Yet today we have a Labour Party where anyone left of centre, anyone who suggests a shift from the blatant failures of neoliberalism is marginalised, and anyone who self-identifies as socialist inevitably receives a suspension letter, often for the most spurious of reasons. Imagine a Labour Party that wouldn't even have room for someone who shares the politics of its founder Keir Hardie. That is Starmer's Labour - a neoliberal capitalist party that will continue injecting the market into every part of our lives, including, quite horrifyingly, the NHS. 

Is that a true Labour value, Rachel Reeves? When Attlee and Bevan were founding the NHS, did they want US corporations to run it for us and cream off profits? Was that part of their grand plan? Or were they socialists who understood the market should never be allowed anywhere near certain parts of our economy? Who understood that some things are sacred and should prioritise human need, not human greed?

When Keir Hardie founded Labour, was his goal to rig the economy so corporations could extract profits and tax-payer subsidies from every section of it? Or was his goal to reclaim the means of production for the working class and abolish capitalism and landlordism? Because if you read about that guy, or indeed Attlee or Bevan, you will quickly find they are exactly the kind of people you call "hard left".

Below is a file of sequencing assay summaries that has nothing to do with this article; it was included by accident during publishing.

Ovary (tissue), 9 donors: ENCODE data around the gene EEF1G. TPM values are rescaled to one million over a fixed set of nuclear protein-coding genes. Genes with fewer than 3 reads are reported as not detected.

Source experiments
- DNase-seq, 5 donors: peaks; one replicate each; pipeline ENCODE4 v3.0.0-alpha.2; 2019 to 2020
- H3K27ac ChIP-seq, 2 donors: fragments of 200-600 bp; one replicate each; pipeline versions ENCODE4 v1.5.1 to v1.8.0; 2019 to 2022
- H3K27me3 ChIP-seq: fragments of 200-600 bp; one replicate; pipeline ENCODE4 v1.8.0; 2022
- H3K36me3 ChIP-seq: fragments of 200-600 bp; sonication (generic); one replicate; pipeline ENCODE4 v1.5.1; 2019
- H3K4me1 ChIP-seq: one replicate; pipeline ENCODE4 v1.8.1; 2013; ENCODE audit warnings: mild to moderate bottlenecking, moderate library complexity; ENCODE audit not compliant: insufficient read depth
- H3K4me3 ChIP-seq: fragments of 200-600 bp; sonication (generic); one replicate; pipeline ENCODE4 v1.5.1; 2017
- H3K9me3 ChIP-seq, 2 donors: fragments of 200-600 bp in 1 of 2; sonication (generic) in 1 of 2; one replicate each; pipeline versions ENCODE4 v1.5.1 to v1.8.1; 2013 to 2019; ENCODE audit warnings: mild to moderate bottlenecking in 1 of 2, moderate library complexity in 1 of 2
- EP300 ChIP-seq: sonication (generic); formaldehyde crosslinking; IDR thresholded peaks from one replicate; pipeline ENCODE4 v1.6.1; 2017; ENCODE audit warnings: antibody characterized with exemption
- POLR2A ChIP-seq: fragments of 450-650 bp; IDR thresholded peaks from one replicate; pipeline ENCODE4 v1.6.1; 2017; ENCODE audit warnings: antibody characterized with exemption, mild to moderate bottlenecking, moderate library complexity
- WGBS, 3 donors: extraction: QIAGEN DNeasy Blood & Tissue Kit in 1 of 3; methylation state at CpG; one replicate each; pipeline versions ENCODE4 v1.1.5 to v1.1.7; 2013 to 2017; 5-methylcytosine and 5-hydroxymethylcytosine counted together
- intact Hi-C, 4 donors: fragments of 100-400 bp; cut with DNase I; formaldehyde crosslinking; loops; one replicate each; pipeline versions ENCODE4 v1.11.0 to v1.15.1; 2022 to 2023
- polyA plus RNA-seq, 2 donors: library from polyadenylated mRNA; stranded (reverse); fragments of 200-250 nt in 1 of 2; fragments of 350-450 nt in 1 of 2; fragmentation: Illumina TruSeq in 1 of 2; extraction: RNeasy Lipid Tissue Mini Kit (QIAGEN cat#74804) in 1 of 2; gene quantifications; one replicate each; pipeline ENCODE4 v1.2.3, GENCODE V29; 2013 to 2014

"By inherited instinct we are all Communists at heart" James Keir Hardie

The irony, of course, is that there was nothing "hard left" about what Jeremy Corbyn was offering and it was so very far from communism. It was simply bog standard Nordic-style social democracy. We wanted to move away from the neoliberal capitalism that has given the UK the worst regional inequality in the developed world and move towards an economic system that has given Scandinavia the best living standards on Earth. We simply wanted a better country for everyone and a sustainable planet to live on. We wanted hope.

Like I said at the start of this article, not much upsets me, but Rachel Reeves comments really stuck in my throat. And I suspect this is because we were willing to give so much to the Labour cause with the noblest of intentions, only to effectively be spat on. I would like Reeves to look me in the eye and explain exactly why she thinks its okay to talk about people like me like we're the scum of the Earth for wanting better lives.